Hacking for Resilience with MongoDB Stitch at PennApps XVIII
September 28, 2018 | Updated: October 15, 2019
Please note: This article discusses MongoDB Mobile and Sync. Those products are currently being deprecated as we work towards a public beta of MongoDB Realm. To learn more about this, see the MongoDB Realm site.
Hosted and run by students at The University of Pennslyvania, PennApps is billed as “The original hackathon.” The eighteenth iteration of the nation's first college hackathon kicked off on Friday, September 7th at 7:30 pm and with participants hacking away until Sunday, September 9th at 8:00 am.
MongoDB was a technology choice for many of the hackathon teams, and as the weekend progressed, participants leveraging MongoDB stopped by to share details of their projects.
One application that stood out immediately was pitched by its team as a “100% offline communication app” called Babble. The trio from Carnegie Mellon University spoke enthusiastically about the app they were developing.
“Babble will be the world’s first chat platform that is able to be installed, setup, and used 100% offline,” said Manny Eppinger, a Junior studying CS at CMU.
In keeping with the PennApps XVIII theme of “HACK-FOR-RESILIENCE”, a critical design goal of Babble is to be able to support 100% offline utilization including application installation via near-field communication (NFC).
Imagine you’re in the midst of a disaster scenario and the internet infrastructure is damaged, or severely degraded. Communication into, and out of these areas is absolutely critical. Babble asks the questions:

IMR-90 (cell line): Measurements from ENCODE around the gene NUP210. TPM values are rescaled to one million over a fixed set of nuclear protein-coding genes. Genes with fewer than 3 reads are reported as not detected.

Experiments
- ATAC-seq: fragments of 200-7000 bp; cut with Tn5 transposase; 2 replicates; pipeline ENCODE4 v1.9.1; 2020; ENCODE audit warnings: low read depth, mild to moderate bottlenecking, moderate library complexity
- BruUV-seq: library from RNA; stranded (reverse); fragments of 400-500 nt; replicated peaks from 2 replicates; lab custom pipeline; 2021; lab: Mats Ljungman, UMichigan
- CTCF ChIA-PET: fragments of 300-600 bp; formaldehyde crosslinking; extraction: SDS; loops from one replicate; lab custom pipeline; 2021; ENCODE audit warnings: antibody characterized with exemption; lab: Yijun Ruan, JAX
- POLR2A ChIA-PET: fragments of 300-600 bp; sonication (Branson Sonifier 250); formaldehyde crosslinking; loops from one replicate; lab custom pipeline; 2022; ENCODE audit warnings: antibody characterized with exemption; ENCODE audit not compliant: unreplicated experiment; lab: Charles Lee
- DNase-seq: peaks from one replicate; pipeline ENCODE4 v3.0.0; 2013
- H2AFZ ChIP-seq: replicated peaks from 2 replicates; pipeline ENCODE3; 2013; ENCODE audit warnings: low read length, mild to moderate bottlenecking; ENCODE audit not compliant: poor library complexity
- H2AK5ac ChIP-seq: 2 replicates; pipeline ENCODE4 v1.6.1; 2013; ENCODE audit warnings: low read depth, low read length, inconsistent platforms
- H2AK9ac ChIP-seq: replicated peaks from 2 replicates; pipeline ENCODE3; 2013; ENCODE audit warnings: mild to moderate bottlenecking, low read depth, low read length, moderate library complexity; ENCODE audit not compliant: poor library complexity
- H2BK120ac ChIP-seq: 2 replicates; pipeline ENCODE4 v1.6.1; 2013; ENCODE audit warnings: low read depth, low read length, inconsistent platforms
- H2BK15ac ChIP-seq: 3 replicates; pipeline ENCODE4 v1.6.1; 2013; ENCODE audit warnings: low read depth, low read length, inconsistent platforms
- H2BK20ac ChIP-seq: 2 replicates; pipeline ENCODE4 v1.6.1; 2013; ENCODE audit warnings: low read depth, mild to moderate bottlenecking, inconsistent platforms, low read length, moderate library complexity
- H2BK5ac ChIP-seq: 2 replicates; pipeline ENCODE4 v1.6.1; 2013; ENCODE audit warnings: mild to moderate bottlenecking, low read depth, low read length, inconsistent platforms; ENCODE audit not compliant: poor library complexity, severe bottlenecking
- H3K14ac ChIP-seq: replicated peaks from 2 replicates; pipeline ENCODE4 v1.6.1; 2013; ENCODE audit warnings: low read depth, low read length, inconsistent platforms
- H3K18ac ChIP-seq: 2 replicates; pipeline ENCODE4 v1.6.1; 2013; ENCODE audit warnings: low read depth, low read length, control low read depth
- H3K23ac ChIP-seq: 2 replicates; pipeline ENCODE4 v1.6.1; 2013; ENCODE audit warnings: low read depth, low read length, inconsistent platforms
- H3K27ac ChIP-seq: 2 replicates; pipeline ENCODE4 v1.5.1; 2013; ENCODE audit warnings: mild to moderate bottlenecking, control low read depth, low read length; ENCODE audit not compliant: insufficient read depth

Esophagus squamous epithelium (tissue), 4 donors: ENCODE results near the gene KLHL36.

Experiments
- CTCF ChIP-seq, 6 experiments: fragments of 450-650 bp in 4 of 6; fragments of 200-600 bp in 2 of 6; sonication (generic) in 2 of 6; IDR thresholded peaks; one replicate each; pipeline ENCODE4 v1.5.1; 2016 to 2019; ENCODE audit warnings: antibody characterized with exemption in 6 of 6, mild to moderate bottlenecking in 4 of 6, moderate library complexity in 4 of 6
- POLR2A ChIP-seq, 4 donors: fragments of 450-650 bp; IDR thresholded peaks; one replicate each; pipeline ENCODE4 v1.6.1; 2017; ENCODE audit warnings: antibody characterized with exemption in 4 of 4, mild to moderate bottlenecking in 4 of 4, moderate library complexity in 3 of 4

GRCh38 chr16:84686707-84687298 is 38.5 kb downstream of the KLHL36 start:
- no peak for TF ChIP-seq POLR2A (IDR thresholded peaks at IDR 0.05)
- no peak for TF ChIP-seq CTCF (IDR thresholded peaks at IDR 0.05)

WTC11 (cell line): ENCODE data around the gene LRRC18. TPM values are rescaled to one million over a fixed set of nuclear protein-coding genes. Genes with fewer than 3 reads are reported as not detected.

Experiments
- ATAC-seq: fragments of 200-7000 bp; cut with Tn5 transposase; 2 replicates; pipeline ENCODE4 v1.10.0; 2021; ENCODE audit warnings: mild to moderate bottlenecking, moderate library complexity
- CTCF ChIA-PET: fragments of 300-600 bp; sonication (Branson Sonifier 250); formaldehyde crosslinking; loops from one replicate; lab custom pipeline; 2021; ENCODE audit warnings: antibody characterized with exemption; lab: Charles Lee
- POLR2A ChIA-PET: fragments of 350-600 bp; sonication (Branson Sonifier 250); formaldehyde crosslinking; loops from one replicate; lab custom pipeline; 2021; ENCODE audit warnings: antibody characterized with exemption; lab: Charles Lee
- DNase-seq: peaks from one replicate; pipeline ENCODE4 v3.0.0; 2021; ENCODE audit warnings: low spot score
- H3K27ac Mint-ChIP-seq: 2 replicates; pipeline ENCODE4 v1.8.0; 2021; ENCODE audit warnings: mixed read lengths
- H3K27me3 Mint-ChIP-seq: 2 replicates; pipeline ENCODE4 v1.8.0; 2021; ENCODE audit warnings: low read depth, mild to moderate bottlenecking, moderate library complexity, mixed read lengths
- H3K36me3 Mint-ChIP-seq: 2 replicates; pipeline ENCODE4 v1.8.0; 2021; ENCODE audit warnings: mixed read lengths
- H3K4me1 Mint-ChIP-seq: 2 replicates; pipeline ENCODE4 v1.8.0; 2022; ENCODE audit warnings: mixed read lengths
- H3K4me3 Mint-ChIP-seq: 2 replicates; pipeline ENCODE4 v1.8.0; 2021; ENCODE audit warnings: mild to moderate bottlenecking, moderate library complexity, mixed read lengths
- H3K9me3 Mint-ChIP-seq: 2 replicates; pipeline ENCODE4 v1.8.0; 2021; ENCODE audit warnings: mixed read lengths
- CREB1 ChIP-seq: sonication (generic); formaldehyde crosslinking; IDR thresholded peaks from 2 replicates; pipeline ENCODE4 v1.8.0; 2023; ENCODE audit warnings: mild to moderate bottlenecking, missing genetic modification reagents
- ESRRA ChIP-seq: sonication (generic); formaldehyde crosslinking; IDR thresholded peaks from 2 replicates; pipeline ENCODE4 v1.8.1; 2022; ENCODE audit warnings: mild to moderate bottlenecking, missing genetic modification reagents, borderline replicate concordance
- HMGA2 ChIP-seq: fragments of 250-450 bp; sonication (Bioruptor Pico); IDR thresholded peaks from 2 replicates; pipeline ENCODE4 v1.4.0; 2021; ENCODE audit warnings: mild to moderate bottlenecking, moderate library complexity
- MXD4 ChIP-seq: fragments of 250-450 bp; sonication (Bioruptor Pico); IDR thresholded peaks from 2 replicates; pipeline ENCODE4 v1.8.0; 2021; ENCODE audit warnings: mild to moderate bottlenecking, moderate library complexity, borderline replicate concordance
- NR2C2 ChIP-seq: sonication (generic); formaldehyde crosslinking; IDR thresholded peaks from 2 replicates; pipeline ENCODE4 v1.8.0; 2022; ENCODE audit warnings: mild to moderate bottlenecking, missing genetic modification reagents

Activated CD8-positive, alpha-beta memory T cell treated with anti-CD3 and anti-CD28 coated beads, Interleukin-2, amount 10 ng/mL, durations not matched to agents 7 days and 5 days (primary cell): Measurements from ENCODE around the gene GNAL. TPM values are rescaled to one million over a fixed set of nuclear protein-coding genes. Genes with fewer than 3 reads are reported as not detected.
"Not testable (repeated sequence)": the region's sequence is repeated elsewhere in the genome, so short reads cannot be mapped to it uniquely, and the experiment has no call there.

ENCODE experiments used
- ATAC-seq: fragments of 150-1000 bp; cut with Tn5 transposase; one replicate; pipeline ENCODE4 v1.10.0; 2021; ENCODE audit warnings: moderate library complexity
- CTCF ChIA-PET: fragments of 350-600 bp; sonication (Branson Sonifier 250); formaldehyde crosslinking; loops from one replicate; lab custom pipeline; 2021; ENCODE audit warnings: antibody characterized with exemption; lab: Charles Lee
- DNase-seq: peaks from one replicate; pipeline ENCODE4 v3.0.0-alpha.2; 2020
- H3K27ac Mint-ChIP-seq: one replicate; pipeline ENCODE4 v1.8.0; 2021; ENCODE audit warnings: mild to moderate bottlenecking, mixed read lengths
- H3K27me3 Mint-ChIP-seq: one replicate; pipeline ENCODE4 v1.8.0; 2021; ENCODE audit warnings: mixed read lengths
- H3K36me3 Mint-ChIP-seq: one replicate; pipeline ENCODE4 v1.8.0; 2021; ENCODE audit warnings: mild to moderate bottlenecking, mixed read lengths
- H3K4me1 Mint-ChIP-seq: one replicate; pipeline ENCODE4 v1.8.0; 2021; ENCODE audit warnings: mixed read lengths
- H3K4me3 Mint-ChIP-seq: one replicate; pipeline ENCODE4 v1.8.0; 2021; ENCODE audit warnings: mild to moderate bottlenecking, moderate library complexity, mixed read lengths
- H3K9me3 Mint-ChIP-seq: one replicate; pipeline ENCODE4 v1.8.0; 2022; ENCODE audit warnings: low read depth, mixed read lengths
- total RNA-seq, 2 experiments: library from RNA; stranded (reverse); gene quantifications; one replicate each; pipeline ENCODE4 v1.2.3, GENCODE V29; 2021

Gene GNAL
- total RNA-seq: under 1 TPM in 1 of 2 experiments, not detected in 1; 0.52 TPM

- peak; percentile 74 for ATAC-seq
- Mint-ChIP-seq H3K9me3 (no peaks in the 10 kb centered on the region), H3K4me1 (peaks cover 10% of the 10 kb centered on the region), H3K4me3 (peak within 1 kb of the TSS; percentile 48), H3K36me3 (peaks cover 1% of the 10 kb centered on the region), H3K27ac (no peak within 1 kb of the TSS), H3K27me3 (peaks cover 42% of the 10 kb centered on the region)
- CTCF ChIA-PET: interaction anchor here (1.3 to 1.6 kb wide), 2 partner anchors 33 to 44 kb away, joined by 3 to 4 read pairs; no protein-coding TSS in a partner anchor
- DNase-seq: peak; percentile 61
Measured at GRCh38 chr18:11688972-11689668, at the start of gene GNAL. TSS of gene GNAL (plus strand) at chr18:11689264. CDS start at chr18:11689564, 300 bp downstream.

- What if you didn’t have to rely on that infrastructure to communicate?
- What if you could rely on what you do have -- people, cell phones, and physical proximity?
Working in a peer-to-peer model, each Babble user’s device keeps a localized ledger of all messages that it has sent and received, as well as all of the ledgers of each device that this instance of Babble has been connected directly to via Android Nearby Connections.
The team leveraged MongoDB Stitch and MongoDB Mobile, now in beta to ensure that the app will capture and store chats and communication from its users and when a connection becomes available, automatically sync with the online version of the database.
As hackathon mentors and judges for the event, my team and I were so impressed with the team's vision, and with their innovation that we chose them as recipients of the Best Use of MongoDB Stitch award which includes a prize package valued at $500.
Whether you’re a student hacker, or an engineer simply looking to get your brilliant app idea off the ground, I’d strongly encourage you to take a look at MongoDB Atlas and MongoDB Stitch to help you accelerate your innovation cycle and reduce the amount of time you need to spend building and managing servers and replicating boilerplate code.